- Executive Guide to Packaging Research and Design
- Why do marketers invest in packaging research and design?
- How can you optimize packaging design to improve your sales?
- Effective packaging research with shoppers and consumers
- Chapter 2: Who Uses Packaging Design Research? Not Just CPG’s Anymore.
- Why Invest in Packaging Design Research?
Technology is Enabling Better Package Design Research
While package design research isn’t a new idea to companies, how they approach and apply it has changed significantly.
Advances in technology and a better understanding of behavioral science based research have resulted in far more accurate market research tools across all Market Research, and packaging research is no exception to this.
Today’s challenging market environment and business demands require richer insights to gain a competitive edge and achieve desired growth. Thus, companies are turning to research experts whose techniques will provide deeper insight into decision making, including subconscious drivers that are better predictors of actual behavior.
Thought leaders in market research are adopting and investing in building expertise in these more advanced market research techniques including eye tracking, facial coding and EEG. Their goal is to provide companies with the best insights possible for improved decision making.
The Right Package Design Research Technique at the Right Time
There are a variety of research tools available depending on what you need to understand and the decisions you need to make.
The specific technique used is based on whether you are in the early development stage of packaging design, the optimization stage or the in-market assessment of final options.
Begin with Qualitative research, Ethnography and In-Depth Interviews, to gain a deeper understanding of the category, consumer and shopper. Identify unmet needs or issues with existing or competitive packaging to understand opportunities. Simple audits of the store conditions and competitive packages are also helpful input at this stage.
At this stage you can look at assessing existing structures in the marketplace as well as competitive designs. At the discovery phase it is important to also have the context of the shelf to understand the amount of complexity in the category.
The discovery phase can often help inform the design brief with insights that can help direct design.
Your Packaging Company will design a range of packaging options based on insights to date. The research objective now is to gain preliminary feedback and narrow down options and efficiently screen these down using on-line screening or quali-quant techniques. With a fewer number of packaging options, move directly into the final validation stage.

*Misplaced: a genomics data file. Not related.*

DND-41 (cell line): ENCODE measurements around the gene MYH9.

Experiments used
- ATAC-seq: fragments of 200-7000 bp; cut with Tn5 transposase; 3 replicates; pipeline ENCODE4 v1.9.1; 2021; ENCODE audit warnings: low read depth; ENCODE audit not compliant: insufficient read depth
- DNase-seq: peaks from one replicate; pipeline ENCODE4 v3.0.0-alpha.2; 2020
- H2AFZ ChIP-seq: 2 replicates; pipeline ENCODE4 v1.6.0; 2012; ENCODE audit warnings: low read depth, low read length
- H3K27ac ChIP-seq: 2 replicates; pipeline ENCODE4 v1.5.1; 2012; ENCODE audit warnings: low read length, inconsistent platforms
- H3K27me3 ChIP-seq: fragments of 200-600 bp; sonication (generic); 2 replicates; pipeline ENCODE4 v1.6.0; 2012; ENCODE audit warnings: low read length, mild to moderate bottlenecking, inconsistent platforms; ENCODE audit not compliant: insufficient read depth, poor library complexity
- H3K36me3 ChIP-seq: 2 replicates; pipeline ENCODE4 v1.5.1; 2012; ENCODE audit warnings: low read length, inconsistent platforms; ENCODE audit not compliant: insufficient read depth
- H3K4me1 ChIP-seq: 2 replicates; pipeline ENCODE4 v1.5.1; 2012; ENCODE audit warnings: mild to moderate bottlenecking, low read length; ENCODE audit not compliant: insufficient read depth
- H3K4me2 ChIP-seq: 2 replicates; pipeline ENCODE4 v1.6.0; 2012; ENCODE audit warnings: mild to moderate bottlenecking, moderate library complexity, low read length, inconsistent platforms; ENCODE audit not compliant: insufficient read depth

At this stage, the goal is to improve packaging elements before final “in-market” testing. This includes elements involved in both rational and emotional decision making.
Rational decisions often include functional design aspects. These can be tested using more traditional research techniques such quantitative surveys or in-home usage tests. These include understanding communication elements such as benefits or desired imagery. Also included are usage elements, such as clarity of product instructions or ease of opening.
Understanding and optimizing the emotional response to your package requires more advanced research techniques. These are elements of the package that influence non-conscious behavior, that is, factors in the decision making process which consumers are not aware of and unable to accurately describe.
Another technique, Eye Tracking, shows what elements of the package are noticed and in what order. This includes colors, symbols, and words and can help increase likelihood of effective communication of all important benefits, as well as Branding and Sub-branding. When conducted in a shelf environment, which is recommended, Eye Tracking will also assess breakthrough.
This is the stage that will identify the packaging option to move forward with. Quantitative techniques done in realistic environments are critical at this stage to best assess in market performance of the package design.
Virtual reality or real shelf environment testing are best for accurately measuring effect on purchase. This is the only way the shopper can realistically experience your package and identify which one is most likely to be chosen. These methods take into consideration the competitive set, shopper distractions, time restrictions and other real life shopping impacts.
Quantitative testing in the usage environment is best for determining packaging designs that could increase repeat purchase. Cap size on laundry detergent or where your product is stored in the fridge for increased visibility will increase usage frequency.
Your business goals and research objectives will ultimately guide which are the best research approaches. The most successful outcome typically combines a blend of techniques to provide a complete picture.
Done right, you will ensure your package is working as hard as possible to increase sales!
In Chapter 4 we discuss common mistakes in product package design research and how to do it right.